That was my rundown three weeks ago, the opening weekend of the tournament, during which the top five seeds — Loyola, Hopkins, Duke, Notre Dame, and Virginia — won home games to advance to the quarterfinals, joined by Denver (beating 8th seed UNC), Maryland (beating 7th seed Lehigh), and Colgate (beating 6th seed UMass).
Two weeks ago, form mostly held. In close games, Loyola beat Denver and Notre Dame beat Virginia to set up a semi-final meeting. In not-so-close games, Duke beat Colgate, but Maryland upset Hopkins to move into the other semi-final.
It is past time to point out that Loyola has its own distinguished lacrosse history. Though never having won a championship, it has had a pretty good run. Under coach Dave Cottle, it made the NCAA tournament every year from 1988 to 2001, losing to Syracuse in the 1990 final. (Syracuse would later be found to have violated eligibility rules and forced to vacate that title.) Cottle left Loyola for Maryland after the 2001 season, with Loyola then missing the tournament the next five years. But now they are back, under coach Charley Toomey, their goalie in that 1990 championship game.
Back and then some.
A week ago today, in a superb defensive battle, Loyola beat Notre Dame 7-5 to make the championship game, while Maryland stunned Duke 16-10. Two days later, in a defensive masterpiece, after falling behind 3-2 early in the second quarter, they didn’t allow Maryland to score for the final 40 minutes and 40 seconds, winning 9-3. Not only were they champions, but they left no doubt that they were the best team in the country.
It feels right, having them join the roster of lacrosse champions. One of these years, Notre Dame will be there. Maybe Denver. For now, order is maintained, the new champion being an old power from an old lacrosse center. It was fitting conclusion to as exciting a tournament as I can remember.
The front page feature article in today’s Wall Street Journal raises a provocative question: should the world record in paper airplane flight distance be held by the individual who can design, build, and throw a paper airplane the farthest, or should designer-thrower duos be eligible as well? This is not an abstract question. At the end of February, designer John Collins teamed with former Cal quarterback Joe Ayoob to build and sail a plane 226 feet and 10 inches, breaking the record of 207 feet, 4 inches set in 2003 by then-fifteen-year-old Stephen Krieger.
This would be a good time for me to note that I know Stephen. He is a recent graduate from the math department at the university. I never had him in a class, but a few summers ago he was one of the teaching assistant/counselors in the summer program I help run for talented high school students. At the opening orientation, as part of the counselor introductions, a surprising fact was revealed about each one. Stephen’s fact: he was the Guinness World Record holder for paper airplane flight.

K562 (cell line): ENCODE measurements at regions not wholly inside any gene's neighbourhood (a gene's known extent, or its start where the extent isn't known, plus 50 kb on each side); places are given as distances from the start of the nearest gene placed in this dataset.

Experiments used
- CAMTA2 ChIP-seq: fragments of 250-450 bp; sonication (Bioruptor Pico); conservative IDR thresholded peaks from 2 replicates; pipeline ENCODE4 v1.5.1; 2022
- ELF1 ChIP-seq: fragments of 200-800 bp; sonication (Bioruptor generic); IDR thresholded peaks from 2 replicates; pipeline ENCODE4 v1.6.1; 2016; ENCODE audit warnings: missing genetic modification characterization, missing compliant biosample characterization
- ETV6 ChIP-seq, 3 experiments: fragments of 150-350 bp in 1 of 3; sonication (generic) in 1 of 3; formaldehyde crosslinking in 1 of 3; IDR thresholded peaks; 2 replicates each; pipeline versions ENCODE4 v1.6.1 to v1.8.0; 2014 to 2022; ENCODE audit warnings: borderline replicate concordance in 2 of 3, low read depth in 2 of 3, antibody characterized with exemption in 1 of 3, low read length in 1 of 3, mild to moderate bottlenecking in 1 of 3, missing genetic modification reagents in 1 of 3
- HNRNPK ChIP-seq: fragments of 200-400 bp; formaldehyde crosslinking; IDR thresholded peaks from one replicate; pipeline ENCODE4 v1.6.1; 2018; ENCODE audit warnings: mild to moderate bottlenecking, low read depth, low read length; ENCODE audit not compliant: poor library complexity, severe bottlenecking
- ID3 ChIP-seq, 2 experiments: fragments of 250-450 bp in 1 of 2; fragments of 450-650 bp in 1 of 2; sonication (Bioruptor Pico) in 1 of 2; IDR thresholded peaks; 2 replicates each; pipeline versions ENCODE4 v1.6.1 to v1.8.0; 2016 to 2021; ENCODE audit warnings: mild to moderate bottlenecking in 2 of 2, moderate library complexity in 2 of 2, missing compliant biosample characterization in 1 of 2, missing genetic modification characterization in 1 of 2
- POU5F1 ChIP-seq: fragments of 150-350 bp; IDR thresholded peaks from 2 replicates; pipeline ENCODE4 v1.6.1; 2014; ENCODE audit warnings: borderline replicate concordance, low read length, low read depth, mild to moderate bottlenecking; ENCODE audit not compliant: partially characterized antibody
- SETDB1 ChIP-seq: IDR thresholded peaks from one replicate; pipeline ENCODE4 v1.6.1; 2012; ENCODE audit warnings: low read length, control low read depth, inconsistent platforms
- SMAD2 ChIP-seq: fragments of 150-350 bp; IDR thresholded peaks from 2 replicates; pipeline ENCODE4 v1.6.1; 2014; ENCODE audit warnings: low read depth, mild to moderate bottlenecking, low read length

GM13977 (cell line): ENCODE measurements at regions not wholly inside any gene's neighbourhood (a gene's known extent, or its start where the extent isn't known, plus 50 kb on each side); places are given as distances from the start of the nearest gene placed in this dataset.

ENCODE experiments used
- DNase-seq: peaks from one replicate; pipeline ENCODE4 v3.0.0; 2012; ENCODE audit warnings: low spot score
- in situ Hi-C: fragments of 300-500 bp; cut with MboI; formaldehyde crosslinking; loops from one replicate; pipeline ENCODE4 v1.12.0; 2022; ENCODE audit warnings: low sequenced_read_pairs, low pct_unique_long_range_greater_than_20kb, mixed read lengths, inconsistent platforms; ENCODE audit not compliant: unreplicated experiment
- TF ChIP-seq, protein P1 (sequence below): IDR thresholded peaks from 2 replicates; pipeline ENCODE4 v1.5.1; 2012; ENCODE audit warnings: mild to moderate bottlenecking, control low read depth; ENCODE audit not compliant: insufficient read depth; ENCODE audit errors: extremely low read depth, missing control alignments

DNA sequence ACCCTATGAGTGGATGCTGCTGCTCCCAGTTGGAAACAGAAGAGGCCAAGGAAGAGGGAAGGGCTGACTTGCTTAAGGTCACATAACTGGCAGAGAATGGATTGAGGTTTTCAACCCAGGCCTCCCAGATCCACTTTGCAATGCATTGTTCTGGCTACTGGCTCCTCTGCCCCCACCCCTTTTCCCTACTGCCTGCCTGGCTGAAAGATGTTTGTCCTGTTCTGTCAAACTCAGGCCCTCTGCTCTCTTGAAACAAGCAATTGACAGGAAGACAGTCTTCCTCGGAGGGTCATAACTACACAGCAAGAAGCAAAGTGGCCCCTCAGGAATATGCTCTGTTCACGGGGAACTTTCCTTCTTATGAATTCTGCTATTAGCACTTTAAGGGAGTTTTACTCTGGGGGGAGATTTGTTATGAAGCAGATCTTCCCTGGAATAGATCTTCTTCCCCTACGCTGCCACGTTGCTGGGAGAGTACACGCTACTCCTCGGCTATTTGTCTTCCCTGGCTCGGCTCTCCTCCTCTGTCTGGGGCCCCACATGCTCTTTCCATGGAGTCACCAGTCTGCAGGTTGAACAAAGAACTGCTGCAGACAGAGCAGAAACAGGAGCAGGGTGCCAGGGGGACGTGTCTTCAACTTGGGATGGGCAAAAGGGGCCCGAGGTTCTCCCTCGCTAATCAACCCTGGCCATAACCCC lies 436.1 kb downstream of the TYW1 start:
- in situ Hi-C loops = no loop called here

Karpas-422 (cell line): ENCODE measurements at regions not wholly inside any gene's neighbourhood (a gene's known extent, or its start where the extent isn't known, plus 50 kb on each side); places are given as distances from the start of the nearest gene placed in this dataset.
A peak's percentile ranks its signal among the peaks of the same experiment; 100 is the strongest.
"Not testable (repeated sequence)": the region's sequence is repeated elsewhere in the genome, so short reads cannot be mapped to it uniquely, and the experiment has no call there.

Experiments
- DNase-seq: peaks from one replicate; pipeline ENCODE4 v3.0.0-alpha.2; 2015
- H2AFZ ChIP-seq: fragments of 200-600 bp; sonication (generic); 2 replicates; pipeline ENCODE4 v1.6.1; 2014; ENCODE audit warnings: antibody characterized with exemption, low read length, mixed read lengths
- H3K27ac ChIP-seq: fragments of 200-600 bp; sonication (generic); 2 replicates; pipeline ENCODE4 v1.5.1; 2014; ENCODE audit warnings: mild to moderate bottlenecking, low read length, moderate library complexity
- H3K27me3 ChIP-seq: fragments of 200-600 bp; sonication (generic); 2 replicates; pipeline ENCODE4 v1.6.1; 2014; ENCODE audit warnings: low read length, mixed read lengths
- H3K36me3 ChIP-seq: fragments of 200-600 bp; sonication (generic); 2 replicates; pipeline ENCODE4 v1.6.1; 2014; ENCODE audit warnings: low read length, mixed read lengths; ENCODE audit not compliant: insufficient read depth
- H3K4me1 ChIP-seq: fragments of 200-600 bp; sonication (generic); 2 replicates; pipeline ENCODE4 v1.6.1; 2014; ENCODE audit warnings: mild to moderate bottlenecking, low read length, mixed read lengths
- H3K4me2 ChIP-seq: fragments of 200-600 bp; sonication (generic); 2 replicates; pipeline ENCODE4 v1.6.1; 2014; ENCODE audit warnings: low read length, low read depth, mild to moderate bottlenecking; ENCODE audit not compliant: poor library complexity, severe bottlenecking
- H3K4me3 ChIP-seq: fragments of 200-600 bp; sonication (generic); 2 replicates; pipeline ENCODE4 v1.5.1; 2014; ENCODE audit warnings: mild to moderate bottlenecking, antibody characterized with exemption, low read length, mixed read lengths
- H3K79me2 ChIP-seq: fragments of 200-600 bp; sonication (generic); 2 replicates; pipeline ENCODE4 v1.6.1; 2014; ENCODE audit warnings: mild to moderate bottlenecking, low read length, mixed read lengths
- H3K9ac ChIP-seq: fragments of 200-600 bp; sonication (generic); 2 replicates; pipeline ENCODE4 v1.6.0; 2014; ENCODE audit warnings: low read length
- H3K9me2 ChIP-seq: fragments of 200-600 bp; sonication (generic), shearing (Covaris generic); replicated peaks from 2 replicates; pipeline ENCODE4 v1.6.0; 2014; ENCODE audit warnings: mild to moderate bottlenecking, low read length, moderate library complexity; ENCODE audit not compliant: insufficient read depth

Who knew there even was such a category? Though I suppose it’s natural enough. More to the point, given the hundreds of millions (billions?) of paper airplane throwers in the world, I couldn’t believe that the record holder was a colleague.
Stephen, ever the good sport, was on hand for the record-breaking throw. From the WSJ article:
Stephen Kreiger had lived through many attempts to overtake his world record for flight. But he watched with resignation in February as a challenger prepared to unseat him using an unorthodox strategy.
Mr. Kreiger had held since 2003 the Guinness World Record for throwing a paper airplane the farthest. He had won it at age 15, after a summer’s preparing by toning his throwing arm.
But here was 51-year-old John Collins at the end of the empty Air Force hangar in Sacramento, Calif., preparing for the flight of a newly folded plane he had designed, having not worked out at all.
And his plane was in the hands of a ringer: a large 27-year-old man with a buff arm.
The stand-in, Joe Ayoob, wound up and rifled the plane in a long, towering arch that came as little surprise: Mr. Ayoob, as a University of California-Berkeley quarterback, logged more than 1,700 passing yards in 2005.
“Competitive paper airplane flying had always been, in my mind, what can one person do with one piece of paper,” says Mr. Kreiger, a 23-year-old engineer. Using a ringer, he says, is problematic: “I don’t really think that’s the spirit of the competition.”
Guinness World Records NA Inc. thought otherwise. Mr. Ayoob’s throw, immortalized on YouTube, sailed 226 feet and 10 inches, breaking Mr. Kreiger’s record of 207 feet, 4 inches. Guinness in March named him and Mr. Collins the record holders.
A Guinness spokeswoman says there was no internal debate about giving Mr. Collins credit. But some paper-plane purists are still aflutter.
Paper-plane enthusiasts have traditionally seen theirs as an individual sport. The question now: Is Mr. Collins’s ringer a bad precedent, or has he ushered in a new era in which designers can focus on better paper folds instead of muscle tone?
It is serious business for paper-plane people, who compete with intensity in a discipline otherwise mostly seen as a hobby for kids or classroom slackers.